[Louisiana Congresman Billy] Tauzin sent his closest aide and spokesperson, Ken Johnson, and two other staffers, first to Dearborn and then to Nashville, to probe into some of the most contentious issues before the hearings. On August 25, Ford's Helen Petrauskas and Tom Baughman welcomed the House Committee team and led them to a conference room on the second floor of WHQ. Ford lawyers and Government Affairs people sat in on the all-day meeting, and I represented Public Affairs. Petrauskas and Baughman answered most of the Congressional staffers' questions in direct, conversational language. When the Washington guests asked for documents that had been referenced, the Ford hosts readily produced them. The meeting appeared to be going well. Conversation was often light. When it was time for lunch, sandwiches were brought in so work could continue. By mid-afternoon, the staff investigators seemed pleased with the answers they had received along with the promises the Ford team had made to forward a number of additional documents that could not be located readily.

Tauzin's investigators would return to Washington for the weekend, then visit Firestone's Nashville headquarters the following Monday. Johnson remarked that Ford was cooperating much more readily than Firestone. He left us with the clear impression that Ford's helpfulness and Firestone's intransigence would be reflected in the tone of questions the two companies' executives would face in the hearings the following week. However, Johnson's demeanor would change when he stepped in front of media hungry for their next story. There was more political gain to be had for himself and for his boss by attacking both companies. Johnson and Tauzin would not hesitate to criticize Ford on any issues where they perceived vulnerability. The fact-finding visits by the investigators were all about finding weaknesses and contradictions in the two companies' stories. Congress would have plenty of hard questions for both companies. All we could do was to try to tip the balance of doubt away from Ford.

A pack of media had gathered outside the Glass House, undoubtedly alerted by Johnson that Congressional investigators were in the building. As the three staffers walked out of the building to the Lincoln Town Car limousine we had arranged to take them to the airport, Johnson talked to the journalists, paying particular attention to the two television cameras. Congress was determined to find out for the sake of the American public, he told them, why Ford and Firestone had waited so long to do anything about the deadly accidents.

*   *   *

Ford's Public Affairs team had triple duty in the two weeks leading up to the hearings. In addition to handling the deluge of media calls as well as the various pieces of employee and dealer communications, we now had to help Governmental Affairs and our lawyers prepare the written testimony and the vast amount of backup [Ford CEO Jac] Nasser, Petrauskas and Baugh­man would need as they were grilled by Congress. The extensive media Q&A that I had continued to add to each day was used as the starting point for the Q&A in the executive backup books being prepared for the Congressional hearings. Not every question was used and many new ones were added. Some answers were too long and some needed further explanation or added detail. We deferred to Governmental Affairs in matters directly pertaining to the hearings, of course. They conducted several extensive training sessions to prepare the executives for the questioning, similar to the media training that Public Affairs routinely conducted for company executives preparing for interviews. But there were fundamental differences, primarily in tone. In addressing Congress, deference was essential. An executive was not used to maintaining humility and respect for a person asking tough, even rude, questions. But a witness at a Congressional hearing must never forget to maintain composure and mannerly behavior at all times. The last thing you wanted to do was to get into an argument with a Congressman in a hearing, an argument you would not win.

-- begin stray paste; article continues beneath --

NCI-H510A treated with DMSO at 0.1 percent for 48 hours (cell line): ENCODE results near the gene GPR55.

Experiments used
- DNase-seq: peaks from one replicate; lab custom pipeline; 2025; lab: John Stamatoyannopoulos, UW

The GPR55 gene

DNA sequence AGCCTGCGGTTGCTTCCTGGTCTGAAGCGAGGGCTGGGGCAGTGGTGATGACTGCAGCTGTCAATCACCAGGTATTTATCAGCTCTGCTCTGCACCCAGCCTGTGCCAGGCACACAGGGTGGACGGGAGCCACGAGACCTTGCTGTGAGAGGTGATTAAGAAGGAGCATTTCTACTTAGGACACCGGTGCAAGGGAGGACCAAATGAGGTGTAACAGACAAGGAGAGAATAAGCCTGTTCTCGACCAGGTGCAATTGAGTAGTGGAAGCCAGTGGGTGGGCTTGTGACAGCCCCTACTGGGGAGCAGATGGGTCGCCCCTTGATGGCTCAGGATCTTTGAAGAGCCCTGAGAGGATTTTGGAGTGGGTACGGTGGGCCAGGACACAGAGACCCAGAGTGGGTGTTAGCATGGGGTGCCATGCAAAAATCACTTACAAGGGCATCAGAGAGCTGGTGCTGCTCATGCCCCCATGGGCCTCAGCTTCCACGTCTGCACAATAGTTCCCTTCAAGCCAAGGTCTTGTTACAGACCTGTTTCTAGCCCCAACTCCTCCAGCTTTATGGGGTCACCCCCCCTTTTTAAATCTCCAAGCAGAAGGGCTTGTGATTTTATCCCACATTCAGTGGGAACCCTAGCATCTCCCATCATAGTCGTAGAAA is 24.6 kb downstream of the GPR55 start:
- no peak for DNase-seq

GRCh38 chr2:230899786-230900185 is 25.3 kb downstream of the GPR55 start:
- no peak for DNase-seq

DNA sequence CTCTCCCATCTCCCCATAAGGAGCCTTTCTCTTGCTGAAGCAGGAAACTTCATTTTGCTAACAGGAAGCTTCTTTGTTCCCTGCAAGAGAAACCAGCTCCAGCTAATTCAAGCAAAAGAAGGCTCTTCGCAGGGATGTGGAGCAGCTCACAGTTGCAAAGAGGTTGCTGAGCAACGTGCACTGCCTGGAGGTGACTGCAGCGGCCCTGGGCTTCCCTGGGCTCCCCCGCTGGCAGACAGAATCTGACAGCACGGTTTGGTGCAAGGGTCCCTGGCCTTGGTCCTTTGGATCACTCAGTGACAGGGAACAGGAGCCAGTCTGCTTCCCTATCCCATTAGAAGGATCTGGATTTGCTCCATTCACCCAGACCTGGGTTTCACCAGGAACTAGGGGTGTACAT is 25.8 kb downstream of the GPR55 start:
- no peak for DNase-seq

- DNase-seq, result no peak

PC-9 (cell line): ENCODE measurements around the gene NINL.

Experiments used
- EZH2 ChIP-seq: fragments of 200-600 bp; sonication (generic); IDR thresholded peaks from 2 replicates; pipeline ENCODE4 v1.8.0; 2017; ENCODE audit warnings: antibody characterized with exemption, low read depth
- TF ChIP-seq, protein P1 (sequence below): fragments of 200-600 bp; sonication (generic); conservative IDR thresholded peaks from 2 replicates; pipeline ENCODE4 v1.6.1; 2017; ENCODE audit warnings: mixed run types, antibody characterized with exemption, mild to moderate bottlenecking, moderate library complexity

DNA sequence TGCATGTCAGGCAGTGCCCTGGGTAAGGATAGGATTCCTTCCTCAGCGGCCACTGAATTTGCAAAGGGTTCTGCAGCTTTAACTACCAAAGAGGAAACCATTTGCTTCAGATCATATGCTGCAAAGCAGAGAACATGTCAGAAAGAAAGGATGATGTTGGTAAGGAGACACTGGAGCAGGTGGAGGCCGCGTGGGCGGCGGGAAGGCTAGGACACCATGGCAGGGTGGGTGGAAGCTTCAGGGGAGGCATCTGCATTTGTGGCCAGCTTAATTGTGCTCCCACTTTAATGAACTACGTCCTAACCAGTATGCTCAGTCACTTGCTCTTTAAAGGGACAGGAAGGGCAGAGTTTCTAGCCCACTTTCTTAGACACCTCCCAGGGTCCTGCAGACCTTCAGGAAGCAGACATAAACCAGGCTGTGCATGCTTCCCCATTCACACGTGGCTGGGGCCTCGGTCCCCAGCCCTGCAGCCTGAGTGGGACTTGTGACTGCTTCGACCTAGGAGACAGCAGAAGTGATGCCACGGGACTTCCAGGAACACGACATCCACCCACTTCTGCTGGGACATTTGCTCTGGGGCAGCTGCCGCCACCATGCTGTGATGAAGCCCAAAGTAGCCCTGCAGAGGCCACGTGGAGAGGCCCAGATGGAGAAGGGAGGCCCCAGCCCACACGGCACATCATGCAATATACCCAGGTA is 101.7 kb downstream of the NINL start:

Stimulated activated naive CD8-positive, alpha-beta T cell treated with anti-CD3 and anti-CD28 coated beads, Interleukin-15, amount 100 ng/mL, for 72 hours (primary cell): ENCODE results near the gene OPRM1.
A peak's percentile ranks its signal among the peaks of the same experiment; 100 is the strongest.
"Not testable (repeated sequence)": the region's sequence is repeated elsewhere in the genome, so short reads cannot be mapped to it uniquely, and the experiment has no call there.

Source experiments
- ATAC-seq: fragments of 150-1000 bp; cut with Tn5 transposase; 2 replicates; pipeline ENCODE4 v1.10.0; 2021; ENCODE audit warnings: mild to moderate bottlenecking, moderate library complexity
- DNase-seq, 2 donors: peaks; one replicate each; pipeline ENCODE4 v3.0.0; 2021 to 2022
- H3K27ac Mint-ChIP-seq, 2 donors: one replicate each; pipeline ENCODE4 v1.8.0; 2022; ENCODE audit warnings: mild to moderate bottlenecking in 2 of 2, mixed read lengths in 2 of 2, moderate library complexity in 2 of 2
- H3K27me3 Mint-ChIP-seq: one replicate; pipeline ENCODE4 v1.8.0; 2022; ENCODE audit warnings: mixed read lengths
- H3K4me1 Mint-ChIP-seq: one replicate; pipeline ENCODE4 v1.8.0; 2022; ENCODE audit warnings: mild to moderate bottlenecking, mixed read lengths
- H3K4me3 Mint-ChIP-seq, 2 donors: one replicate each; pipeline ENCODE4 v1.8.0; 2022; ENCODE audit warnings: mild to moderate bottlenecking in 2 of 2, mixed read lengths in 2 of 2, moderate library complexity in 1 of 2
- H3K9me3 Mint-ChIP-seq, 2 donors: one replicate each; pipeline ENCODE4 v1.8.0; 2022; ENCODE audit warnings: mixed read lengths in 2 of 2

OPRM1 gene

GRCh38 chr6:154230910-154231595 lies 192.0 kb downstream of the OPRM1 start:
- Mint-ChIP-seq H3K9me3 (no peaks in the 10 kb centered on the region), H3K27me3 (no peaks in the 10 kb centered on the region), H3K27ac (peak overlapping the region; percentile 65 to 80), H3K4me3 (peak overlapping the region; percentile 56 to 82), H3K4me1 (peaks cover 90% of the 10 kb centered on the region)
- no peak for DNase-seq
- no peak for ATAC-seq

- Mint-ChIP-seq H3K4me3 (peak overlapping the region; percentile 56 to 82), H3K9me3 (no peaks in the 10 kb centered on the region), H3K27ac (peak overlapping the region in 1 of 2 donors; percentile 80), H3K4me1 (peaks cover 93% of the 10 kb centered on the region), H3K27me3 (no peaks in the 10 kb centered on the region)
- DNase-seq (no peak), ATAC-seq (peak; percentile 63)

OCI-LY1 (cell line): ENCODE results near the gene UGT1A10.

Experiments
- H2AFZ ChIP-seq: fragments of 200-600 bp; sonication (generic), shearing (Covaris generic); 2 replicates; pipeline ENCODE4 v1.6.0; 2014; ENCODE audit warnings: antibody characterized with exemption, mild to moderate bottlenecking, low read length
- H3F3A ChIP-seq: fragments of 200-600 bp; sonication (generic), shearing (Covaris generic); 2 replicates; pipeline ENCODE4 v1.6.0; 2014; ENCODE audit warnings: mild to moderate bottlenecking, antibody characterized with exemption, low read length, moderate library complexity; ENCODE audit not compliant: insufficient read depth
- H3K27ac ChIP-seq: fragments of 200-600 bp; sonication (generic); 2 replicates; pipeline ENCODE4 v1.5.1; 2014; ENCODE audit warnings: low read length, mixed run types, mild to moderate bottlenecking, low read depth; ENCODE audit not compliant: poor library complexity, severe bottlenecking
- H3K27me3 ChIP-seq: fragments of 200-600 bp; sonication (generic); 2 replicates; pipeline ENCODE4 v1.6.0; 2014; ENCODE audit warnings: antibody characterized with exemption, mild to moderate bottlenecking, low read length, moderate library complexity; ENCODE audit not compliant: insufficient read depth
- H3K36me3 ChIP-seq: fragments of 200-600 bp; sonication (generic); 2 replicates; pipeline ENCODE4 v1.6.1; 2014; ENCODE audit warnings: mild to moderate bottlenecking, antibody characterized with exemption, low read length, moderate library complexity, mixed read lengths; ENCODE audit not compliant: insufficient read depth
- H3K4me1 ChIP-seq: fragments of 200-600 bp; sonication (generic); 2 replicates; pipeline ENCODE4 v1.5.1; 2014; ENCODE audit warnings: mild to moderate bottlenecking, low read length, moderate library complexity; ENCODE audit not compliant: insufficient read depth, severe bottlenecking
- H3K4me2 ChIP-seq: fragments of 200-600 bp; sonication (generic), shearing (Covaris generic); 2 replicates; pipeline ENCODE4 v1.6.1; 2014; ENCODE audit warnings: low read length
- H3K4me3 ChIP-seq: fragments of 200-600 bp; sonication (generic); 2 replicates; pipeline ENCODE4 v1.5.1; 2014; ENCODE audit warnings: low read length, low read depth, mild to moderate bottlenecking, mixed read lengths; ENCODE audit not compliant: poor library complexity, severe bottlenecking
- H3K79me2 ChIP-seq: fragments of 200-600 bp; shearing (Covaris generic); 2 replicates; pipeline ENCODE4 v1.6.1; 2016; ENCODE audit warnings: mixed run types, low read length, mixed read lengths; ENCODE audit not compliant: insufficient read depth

*   *   *

ABOUT THE AUTHOR:  Jon Harmon served in a number of senior PR roles for Ford before joining global truckmaker Navistar as VP-Communication and Reputation. He is currently based in Chicago as a communications consultant.  Feeding Frenzy-Trial lawyers, the media, politicians and corporate adversaries: Inside the Ford-Firestone crisis by Jon Harmon; © 2009; all rights reserved by the author. 298 pages. Available at Barnes and Noble for $24.92.

(aka blatant self-promotion)

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Jonathan Bernstein also offers on-site and remote webcam and WebEx-based media training worldwide, using Keeping the Wolves at Bay as the basis for training. Write to jonathan@bernsteincrisismanagement.com. for more information.

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GUEST AUTHORS are very welcome to submit material for "Crisis Manager." There is no fee paid, but most guest authors have reported receiving business inquiries as a result of appearing in this publication. Case histories, experience-based lessons, commentary on current news events and editorial opinion are all eligible for consideration. Submission is not a guarantee of acceptance.


JonatJB Headshothan Bernstein is president of Bernstein Crisis Management, Inc., a national crisis management public relations agency providing 24/7 access to crisis response professionals. The agency engages in the full spectrum of crisis management services: crisis prevention, response, planning & training. He has been in the public relations field since 1982, following five-year stints in both military intelligence and investigative reporting. Write to jonathan@bernsteincrisismanagement.com.


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In This Issue
Just a Thought
Feeding Frenzy